BY STAYSON ISOBE, Couchsideshow.com writer
Couch Side’s own Stayson Isobe actually worked at the West Regional of the NCAA men’s basketball tournament and was able to snap some shots for our site. We would just share the slideshow on this post, but Kizoa’s embedding doesn’t seem to be compatible with Word Press. You can still access Stayson’s slideshow from March Madness, however, by clicking the link below:
Last week, I was fortunate enough to have the opportunity to work the NCAA Men’s Basketball West Regional in Tempe and what an experience it was.
For those that don’t know, when I’m not moonlighting as a Couch Side writer, I work at Northern Arizona University as a graduate assistant in the media relations department as the Sports Information Director for the Lumberjack women’s soccer and men’s and women’s tennis programs.
This past fall, Arizona State, the host of last week’s West Regional Sweet Sixteen and Elite Eight games at the U.S. Airways Center, asked our media relations department if we would like to volunteer at the games and really who would turn down an opportunity like that? Well the four of us in the department as well as our assistant AD for marketing made the trip down to the Valley last Wednesday and I can’t lie, I was stoked (and again who wouldn’t be?) (more…)
BY Couchsideshow.com staff
With the Major League Baseball season just days away, Couchsideshow.com has complied all 13 of its player ranking blogs, putting them in one convenient post for an overall look at the best players in baseball. This is a great post for fantasy rankings and a great way to simply see our prediction of who will be the best of the best in 2012. Just think, you can even come back here maybe midway through the year and comment about how wrong we were. So without any further hold up, here’s the list of links to past blogs about the top players by position in the MLB:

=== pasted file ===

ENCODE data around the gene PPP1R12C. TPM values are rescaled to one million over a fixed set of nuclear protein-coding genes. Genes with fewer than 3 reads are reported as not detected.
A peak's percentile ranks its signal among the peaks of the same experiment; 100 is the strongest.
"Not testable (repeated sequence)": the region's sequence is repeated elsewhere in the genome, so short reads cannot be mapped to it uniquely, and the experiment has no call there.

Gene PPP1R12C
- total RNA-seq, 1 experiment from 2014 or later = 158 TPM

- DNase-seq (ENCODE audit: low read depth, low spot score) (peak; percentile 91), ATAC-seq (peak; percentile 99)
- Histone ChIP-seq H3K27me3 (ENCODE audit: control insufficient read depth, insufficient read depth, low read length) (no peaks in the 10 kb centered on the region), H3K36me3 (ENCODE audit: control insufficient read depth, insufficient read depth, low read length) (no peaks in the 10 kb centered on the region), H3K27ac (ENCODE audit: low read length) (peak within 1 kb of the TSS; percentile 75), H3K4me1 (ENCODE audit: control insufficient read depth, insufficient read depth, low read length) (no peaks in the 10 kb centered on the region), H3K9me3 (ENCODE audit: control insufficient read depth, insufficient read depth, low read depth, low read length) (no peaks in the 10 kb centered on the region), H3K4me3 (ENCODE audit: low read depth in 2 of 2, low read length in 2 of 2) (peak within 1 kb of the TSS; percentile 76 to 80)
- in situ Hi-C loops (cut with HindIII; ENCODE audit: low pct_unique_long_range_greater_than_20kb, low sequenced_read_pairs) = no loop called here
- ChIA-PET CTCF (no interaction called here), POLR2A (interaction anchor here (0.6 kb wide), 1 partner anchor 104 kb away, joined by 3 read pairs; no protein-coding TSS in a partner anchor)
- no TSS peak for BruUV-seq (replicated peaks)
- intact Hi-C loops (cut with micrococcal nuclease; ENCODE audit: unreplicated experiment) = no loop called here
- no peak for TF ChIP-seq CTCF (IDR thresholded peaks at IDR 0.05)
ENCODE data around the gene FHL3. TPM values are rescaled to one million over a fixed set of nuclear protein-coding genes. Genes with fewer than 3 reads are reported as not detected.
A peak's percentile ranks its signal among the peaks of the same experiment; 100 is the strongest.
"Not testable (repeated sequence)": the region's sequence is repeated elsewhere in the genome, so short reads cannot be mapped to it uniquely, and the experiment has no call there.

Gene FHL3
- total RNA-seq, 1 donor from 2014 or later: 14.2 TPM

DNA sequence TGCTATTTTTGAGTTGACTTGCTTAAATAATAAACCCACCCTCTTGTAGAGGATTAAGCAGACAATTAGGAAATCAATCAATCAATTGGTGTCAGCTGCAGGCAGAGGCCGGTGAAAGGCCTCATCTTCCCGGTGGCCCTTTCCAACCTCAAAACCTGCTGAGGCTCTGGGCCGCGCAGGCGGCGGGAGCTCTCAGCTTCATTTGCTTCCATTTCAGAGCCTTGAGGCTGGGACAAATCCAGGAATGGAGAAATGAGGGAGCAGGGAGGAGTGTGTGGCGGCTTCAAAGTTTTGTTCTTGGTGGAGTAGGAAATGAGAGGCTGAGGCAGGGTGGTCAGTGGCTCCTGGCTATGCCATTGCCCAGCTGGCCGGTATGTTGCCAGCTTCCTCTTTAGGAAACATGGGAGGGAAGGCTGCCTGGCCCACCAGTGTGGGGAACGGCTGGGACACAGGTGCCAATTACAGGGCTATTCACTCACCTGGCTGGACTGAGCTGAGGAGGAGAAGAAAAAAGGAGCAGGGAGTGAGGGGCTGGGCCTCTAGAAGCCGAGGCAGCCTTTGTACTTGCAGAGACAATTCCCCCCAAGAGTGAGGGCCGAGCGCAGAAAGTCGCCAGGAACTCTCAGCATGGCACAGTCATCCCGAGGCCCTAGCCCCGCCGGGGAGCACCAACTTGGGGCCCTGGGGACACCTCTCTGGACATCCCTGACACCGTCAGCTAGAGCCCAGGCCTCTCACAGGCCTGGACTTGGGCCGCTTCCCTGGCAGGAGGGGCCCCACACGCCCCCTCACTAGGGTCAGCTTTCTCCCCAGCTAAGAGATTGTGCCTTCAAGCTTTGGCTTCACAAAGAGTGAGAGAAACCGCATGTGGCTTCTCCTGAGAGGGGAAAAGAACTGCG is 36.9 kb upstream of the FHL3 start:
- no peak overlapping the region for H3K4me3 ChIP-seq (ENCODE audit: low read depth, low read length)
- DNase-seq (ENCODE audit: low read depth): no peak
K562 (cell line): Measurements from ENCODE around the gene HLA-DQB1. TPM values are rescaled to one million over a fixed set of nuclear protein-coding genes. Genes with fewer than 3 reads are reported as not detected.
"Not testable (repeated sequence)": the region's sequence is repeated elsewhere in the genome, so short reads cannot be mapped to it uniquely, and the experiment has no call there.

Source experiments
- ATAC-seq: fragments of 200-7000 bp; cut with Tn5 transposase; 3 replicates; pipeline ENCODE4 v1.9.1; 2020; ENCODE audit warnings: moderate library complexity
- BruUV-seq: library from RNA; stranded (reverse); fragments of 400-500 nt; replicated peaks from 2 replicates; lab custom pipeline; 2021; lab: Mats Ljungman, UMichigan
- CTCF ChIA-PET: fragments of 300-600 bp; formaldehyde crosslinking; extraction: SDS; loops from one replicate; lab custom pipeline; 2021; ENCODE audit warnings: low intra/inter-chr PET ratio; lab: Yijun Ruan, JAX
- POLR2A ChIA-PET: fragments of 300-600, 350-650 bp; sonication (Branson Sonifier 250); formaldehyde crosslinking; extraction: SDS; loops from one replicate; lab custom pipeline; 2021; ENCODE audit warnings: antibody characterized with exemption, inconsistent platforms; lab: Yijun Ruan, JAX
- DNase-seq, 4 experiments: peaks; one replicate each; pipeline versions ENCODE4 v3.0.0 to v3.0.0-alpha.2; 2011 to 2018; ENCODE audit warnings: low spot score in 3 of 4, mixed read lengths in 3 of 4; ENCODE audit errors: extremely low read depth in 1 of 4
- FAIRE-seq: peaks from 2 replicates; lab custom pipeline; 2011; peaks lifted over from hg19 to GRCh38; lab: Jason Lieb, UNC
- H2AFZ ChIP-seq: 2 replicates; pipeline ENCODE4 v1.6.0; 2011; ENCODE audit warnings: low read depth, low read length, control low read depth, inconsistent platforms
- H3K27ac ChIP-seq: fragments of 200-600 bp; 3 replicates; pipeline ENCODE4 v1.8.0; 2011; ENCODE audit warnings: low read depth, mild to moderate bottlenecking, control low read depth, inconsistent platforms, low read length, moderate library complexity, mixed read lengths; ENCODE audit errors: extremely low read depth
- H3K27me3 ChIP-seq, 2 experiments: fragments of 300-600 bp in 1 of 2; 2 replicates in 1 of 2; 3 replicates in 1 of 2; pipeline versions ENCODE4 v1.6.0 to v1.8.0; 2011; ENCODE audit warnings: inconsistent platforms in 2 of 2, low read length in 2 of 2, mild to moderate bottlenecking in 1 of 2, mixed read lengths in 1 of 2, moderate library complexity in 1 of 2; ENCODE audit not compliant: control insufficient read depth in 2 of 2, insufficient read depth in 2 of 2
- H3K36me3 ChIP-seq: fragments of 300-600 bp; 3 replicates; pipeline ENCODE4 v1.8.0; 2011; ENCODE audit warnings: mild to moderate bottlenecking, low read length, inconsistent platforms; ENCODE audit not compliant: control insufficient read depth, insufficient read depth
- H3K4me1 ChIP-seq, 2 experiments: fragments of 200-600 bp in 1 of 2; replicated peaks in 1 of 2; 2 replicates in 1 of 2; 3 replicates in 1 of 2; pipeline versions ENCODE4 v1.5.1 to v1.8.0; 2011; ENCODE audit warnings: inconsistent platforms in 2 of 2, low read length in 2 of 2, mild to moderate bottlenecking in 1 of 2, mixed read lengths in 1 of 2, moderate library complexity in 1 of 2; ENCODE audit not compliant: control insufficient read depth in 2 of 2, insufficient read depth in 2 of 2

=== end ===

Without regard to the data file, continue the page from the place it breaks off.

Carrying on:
In part six of Couchside’s spring training previews, we take a look at baseball’s men at the hot corner. Whereas you didn’t find Miguel Cabrera in my top five first basemen, you’ll find him here, but you won’t don’t look for Jose Bautista’s name since he’s expected to play the outfield this season now that phenom Brett Lawrie is here to stay in Toronto.
Longoria suffered an oblique injury that cost him all but the first two games in the month of April last season and never really got going. As a result, he hit a career-worst .244. However, despite playing in just 133 games, he did manage to crank out 31 homers, just two shy of his career-high, and walked a career-high 80 times. Not to mention that he had his best month of the season when it counted the most in September as the Rays made their push to overtake the Red Sox for the AL Wild Card, posting a .289 average with seven dingers and 22 ribbies while reaching base at a .454 clip. The two-time Gold Glove winner is one of the cornerstones for a Rays team that is a legitimate contender for the AL pennant this year and is poised for a huge season. Is it possible for a guy to have a breakthrough season if he’s already a three-time All-Star?